The goal of the 3Ts/Parents Plus project was to promote positive mental health and communication in families, and thus, reduce the risk of suicide and self-harm among young people, especially those who might be vulnerable or who are identified as at risk. To achieve this, the project centred on the combined delivery of the Parents Plus Adolescents Programme (an intervention teaching relationship-building, positive communication, and conflict resolution skills to parents) and the Working Things Out programme (a small group mental health intervention for young people, promoting positive mental health and building coping capacity) to families targeted in mental health and school settings.

Method for the Project –  the first two years

Both the Parents Plus and Working Things Out programmes employ a ‘train the trainer’ model to empower mental health and education professionals to deliver the programmes with the families they work with. The project recruited two professional groups to run the groups with parents and young people:

  • Secondary Schools Group – consisting of a cluster of 17 schools running the WTO and PPAP groups over an 18 month period, targeting vulnerable/at risk youth and their parents in the school setting. Relevant staff from each school (Home School Liaison; student counselling; other mental health support staff) have been trained and supervised in their delivery of the WTO/PPAP.
  • Adolescent Mental Health Services – this involves a cluster of 9 services providing mental health interventions to youths with identified mental health difficulties and their families (e.g. CAMHS, Primary Care etc.). Multi-disciplinary staff from these groups, such as psychiatry, social work, psychology etc., have been trained and supervised in the delivery of the WTO/PPAP.

To see a full report on this project including success stories and stats, please click here.

Year 3 of the Project

Two years of the project have now been completed and major roll outs in both schools and mental health services have been completed. This has resulted in 46 professionals from mental health settings and 65 from schools and approximately 329 parents and 301 young people attending. In addition, two outcome studies have been completed indicating significant benefits for the participating families and one has been published in an international mental health journal (Wynne, Doyle, Kenny, Brosnan & Sharry, 2016) reference and referenced in a large meta study (Carr, Hartnett, Brosnan & Sharry, 2016).

To continue the benefits of the project and to address some of the challenges, the plan in year 3 is to:

  • Broaden the range of the services who can deliver the Parents Plus Programmes as part of the project.
  • Expand the age range and to include the Parents Plus Early Years and Children’s Programmes in the suite of programmes offered.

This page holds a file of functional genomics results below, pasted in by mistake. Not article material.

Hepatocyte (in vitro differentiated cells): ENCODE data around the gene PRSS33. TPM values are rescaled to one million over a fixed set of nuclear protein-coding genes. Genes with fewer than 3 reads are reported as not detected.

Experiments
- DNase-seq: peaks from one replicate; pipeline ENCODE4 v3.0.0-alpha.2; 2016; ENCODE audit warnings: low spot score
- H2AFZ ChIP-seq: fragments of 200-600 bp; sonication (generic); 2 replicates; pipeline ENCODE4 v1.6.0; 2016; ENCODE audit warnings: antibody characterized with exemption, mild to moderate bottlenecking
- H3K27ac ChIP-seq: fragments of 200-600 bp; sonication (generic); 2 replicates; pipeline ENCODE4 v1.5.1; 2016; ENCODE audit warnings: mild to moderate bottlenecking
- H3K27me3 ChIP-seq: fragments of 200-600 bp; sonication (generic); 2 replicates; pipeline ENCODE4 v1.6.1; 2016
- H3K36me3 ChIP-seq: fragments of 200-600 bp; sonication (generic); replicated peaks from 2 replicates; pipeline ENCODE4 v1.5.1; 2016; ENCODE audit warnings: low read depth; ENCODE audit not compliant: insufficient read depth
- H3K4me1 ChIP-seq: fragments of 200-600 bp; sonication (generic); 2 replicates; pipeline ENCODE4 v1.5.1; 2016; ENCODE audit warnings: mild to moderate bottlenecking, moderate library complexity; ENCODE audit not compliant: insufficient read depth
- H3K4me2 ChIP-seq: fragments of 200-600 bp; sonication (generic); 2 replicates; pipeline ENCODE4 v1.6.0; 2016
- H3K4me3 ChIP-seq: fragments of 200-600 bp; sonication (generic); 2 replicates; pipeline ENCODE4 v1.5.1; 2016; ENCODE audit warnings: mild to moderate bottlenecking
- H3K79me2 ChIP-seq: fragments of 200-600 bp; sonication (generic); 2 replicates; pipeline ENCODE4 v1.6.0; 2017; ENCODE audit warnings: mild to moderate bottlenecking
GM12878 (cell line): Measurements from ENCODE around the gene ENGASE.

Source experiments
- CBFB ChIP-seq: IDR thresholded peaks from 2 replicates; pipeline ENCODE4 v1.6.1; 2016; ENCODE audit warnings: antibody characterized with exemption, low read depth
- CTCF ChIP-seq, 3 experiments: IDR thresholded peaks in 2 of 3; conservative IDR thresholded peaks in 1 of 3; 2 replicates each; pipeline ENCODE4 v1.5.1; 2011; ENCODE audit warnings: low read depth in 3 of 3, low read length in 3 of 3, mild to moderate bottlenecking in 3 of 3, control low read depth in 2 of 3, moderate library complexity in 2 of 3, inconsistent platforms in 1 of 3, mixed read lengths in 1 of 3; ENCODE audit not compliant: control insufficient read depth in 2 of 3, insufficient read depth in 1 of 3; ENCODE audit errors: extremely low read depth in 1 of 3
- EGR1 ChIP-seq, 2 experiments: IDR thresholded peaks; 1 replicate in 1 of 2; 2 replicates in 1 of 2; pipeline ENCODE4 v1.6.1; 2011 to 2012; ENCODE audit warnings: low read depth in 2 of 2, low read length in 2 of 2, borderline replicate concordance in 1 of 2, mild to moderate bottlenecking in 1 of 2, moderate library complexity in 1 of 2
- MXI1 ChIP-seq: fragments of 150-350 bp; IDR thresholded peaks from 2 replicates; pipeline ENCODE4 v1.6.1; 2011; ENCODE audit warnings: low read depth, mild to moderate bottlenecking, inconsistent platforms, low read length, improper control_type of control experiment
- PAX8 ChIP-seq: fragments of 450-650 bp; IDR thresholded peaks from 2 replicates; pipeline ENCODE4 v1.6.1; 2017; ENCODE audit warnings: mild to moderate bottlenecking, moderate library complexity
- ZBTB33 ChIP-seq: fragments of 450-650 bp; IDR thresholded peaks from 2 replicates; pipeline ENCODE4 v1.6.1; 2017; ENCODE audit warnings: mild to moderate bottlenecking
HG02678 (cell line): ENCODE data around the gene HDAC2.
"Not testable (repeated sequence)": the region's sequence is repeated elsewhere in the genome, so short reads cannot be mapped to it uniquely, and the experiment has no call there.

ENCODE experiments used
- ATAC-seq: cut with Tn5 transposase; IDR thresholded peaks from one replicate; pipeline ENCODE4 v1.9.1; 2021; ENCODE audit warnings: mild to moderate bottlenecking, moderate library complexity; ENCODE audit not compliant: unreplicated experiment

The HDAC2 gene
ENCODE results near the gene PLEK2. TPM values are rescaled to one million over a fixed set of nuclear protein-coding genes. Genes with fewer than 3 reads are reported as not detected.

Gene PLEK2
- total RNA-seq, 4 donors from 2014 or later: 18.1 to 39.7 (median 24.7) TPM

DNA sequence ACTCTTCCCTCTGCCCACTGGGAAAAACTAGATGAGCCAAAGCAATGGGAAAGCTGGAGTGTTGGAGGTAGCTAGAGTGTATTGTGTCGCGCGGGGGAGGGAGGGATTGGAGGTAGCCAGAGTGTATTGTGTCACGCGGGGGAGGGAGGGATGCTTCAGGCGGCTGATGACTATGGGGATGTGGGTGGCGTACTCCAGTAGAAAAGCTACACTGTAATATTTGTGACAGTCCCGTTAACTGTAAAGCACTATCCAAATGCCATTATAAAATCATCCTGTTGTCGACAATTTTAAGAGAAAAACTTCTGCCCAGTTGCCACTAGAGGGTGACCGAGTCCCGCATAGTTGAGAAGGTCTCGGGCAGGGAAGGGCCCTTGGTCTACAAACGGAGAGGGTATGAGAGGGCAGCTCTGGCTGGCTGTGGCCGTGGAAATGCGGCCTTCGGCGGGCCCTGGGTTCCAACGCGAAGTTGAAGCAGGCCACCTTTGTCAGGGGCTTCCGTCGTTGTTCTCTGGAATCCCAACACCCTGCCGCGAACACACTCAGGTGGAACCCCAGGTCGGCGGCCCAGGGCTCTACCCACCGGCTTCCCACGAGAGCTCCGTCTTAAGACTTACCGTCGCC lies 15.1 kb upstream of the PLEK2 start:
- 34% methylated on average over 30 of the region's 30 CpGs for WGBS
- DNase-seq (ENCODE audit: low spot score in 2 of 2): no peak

Parents Plus Official Launch and Information Seminar March 2017

It was great to see so many new and old faces at the Parents Plus Official Launch and Information Seminar on Thursday, 9th March 2017 in the Ashling Hotel in Dublin.

This launch marked the official development of our updated programme materials (the manuals and parent booklets). And the information seminar gave practitioners and managers the opportunity to find out more about the five Parents Plus Programmes and how they might work in different agencies.

  • To view the launch presentation from this event, please click here.
  • To view the information seminar presentation from this event, please click here.

Also, thanks again to our funders the 3Ts Charity (in particular Joe McAvin, Lise Alford and Claire O’Brien who attended the event) and also to Pobal for their support.

To view some photographs from this event, please visit our Facebook page. 

Booking Open for PP Programme Training for Professionals 2018

You can book online below for the 2018 programme trainings for all five of the Parents Plus Programmes.

Parents Plus Adolescents Programme Training for Facilitators

Facilitator Materials

You may only purchase programme materials without training if you are a facilitator who already has been trained or belong to an agency with staff already trained. Please provide the name of the trained facilitator below.

Facilitator Details

Approximate date in which the course was attended:

Order Parent Booklets

  • AP Parents Book - cover 2016
    Adolescent’s Programme Parent Booklets Pack (contains 15 booklets)
    € 120
    per pack
  • Adolescent’s Programme Materials
    € 500
    per pack
Once you have added all your purchases to the basket please proceed to the checkout.
Alternatively, you can checkout at any time using the basket top right of the screen.

Parents Plus Children’s Programme Training for Facilitators

Facilitator Materials

You may only purchase programme materials without training if you are a facilitator who already has been trained or belong to an agency with staff already trained. Please provide the name of the trained facilitator below.

Facilitator Details

Approximate date in which the course was attended:

Order Parent Booklets

  • CP Parents Book - cover 2016
    Childrens Programme Parent Booklets Pack (contains 15 booklets)
    € 120
    per pack
  • Children’s Programme Materials
    € 500
    per pack
Once you have added all your purchases to the basket please proceed to the checkout.
Alternatively, you can checkout at any time using the basket top right of the screen.